Since the early 20th century, New York City women have played a pivotal role in advocating for a fair and safe workplace, pushing for living wages, better working conditions, and benefits that support families. From the 1909 Uprising of 20,000 to the 1982 Chinatown Strike to the ongoing fight for a federal minimum wage of $15, New York women have long harnessed the power of organizing in service of economic justice for all.
Join us for this free online workshop exploring the history and legacy of women’s labor activism in New York City. Examine primary sources from our exhibitions Activist New York and City of Workers, City of Struggle: How Labor Movements Shaped New York, and leave with new ideas and confidence for including this history in your teaching.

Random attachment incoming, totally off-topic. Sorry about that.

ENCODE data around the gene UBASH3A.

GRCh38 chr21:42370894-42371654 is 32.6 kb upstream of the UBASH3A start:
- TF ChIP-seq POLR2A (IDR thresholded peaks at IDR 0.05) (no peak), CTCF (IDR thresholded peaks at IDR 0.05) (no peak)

This workshop is part of the Frederick A.O. Schwarz Education Center’s Examining Equity in NYC series, which focuses on uncovering and honoring the historical roots of today’s movements for change.
This workshop series is geared towards educators but is open to all with an interest in the topic.
FREE. Registration required. 1.5 CTLE hours.
Questions? Email firstname.lastname@example.org.